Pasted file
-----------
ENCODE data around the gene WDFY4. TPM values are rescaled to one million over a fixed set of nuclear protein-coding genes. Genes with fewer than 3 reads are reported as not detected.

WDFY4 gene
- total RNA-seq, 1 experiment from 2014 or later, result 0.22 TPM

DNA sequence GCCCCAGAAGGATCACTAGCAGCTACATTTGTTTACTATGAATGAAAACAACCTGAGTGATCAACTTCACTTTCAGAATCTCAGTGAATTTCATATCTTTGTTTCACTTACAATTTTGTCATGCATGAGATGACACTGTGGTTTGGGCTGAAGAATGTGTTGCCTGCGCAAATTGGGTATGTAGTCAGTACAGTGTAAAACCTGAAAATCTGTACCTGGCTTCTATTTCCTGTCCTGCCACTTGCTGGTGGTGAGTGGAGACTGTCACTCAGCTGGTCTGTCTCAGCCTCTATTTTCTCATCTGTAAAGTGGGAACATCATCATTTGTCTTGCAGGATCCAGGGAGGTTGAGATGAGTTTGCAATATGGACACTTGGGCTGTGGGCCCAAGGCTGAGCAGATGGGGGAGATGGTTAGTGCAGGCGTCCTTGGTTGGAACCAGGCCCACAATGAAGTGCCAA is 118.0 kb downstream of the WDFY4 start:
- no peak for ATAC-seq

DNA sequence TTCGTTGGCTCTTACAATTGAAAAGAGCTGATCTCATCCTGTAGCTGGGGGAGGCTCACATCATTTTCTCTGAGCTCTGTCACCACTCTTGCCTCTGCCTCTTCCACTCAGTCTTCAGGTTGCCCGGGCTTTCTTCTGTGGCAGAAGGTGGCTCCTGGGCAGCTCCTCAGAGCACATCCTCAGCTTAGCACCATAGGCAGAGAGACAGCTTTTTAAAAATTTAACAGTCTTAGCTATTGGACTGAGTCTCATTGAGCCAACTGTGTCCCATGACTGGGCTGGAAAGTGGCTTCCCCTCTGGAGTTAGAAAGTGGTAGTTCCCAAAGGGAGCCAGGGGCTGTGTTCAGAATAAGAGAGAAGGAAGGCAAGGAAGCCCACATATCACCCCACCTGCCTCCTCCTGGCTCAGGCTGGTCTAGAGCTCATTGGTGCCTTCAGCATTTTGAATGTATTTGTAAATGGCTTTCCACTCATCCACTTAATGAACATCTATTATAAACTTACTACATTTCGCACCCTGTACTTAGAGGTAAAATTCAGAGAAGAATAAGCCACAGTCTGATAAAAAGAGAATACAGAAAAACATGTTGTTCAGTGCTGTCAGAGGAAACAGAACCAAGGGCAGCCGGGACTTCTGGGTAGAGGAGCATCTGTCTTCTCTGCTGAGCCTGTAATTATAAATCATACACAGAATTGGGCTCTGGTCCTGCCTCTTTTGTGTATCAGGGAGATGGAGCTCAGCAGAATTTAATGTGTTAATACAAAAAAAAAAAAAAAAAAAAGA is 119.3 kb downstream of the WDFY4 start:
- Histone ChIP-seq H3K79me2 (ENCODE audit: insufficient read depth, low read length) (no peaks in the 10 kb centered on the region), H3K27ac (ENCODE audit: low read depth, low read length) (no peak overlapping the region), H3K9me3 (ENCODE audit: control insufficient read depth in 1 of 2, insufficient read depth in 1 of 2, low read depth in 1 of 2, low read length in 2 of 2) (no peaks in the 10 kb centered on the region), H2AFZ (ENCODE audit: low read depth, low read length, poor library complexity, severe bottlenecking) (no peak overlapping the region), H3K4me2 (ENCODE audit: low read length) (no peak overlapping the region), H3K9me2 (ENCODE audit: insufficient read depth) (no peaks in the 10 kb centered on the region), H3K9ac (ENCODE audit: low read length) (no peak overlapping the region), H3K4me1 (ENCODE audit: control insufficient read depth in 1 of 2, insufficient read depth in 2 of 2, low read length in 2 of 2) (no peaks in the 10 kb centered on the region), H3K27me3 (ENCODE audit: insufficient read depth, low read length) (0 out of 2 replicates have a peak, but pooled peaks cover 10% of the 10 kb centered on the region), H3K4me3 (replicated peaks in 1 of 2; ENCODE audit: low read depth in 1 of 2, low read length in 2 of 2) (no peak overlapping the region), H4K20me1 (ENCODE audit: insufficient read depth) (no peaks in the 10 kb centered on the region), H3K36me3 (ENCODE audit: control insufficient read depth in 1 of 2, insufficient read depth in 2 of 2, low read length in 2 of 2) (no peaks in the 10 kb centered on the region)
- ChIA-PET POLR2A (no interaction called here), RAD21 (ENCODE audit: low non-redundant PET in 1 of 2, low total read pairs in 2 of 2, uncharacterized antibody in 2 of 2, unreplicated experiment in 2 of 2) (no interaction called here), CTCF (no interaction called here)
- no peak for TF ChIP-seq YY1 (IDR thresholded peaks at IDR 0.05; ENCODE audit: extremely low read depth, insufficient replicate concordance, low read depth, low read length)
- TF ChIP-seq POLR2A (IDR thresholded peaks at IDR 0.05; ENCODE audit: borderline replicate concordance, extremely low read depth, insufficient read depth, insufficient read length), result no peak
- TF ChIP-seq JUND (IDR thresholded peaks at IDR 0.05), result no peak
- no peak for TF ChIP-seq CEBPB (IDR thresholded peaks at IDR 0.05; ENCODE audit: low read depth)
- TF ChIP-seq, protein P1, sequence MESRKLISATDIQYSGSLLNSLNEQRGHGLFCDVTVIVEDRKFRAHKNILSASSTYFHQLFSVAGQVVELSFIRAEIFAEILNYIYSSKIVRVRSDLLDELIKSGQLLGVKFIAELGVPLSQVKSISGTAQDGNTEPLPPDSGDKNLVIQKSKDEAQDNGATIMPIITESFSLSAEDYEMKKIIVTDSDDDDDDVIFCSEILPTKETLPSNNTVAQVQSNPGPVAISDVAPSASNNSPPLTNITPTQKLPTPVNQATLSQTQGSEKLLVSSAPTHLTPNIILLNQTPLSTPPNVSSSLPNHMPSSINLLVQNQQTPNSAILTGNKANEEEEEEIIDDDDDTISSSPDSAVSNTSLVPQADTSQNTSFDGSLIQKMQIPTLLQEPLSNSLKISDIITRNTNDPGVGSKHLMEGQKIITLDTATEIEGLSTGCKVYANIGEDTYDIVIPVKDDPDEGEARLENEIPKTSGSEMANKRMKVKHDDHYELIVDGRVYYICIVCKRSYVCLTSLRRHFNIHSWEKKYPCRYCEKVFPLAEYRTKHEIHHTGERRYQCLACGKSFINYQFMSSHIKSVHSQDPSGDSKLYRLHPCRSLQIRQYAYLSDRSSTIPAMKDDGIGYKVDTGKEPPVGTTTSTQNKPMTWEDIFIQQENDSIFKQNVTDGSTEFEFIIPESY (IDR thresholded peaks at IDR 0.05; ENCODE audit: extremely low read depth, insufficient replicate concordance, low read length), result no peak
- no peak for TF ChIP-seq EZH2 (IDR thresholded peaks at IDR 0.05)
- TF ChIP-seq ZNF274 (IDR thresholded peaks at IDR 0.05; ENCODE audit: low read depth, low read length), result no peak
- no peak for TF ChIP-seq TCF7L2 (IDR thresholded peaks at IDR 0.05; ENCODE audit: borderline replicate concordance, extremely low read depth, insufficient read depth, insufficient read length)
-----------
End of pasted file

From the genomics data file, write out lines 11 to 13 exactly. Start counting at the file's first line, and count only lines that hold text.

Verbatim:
- TF ChIP-seq JUND (IDR thresholded peaks at IDR 0.05), result no peak
- no peak for TF ChIP-seq CEBPB (IDR thresholded peaks at IDR 0.05; ENCODE audit: low read depth)
- TF ChIP-seq, protein P1, sequence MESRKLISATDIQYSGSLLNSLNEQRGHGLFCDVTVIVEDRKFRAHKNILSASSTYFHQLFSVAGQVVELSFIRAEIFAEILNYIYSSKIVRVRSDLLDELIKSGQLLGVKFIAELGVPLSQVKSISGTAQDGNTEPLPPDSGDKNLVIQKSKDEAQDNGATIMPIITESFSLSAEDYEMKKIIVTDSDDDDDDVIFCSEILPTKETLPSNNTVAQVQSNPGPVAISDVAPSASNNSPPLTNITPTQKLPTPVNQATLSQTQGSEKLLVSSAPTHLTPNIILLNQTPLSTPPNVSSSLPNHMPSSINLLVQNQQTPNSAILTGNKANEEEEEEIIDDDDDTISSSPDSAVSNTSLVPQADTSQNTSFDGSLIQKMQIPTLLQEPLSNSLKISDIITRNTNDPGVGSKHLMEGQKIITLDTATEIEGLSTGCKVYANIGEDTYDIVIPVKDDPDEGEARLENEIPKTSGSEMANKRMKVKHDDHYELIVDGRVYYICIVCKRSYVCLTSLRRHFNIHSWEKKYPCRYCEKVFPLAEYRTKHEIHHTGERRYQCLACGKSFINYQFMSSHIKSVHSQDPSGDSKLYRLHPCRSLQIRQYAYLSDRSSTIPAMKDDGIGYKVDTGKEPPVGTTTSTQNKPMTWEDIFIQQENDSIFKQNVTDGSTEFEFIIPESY (IDR thresholded peaks at IDR 0.05; ENCODE audit: extremely low read depth, insufficient replicate concordance, low read length), result no peak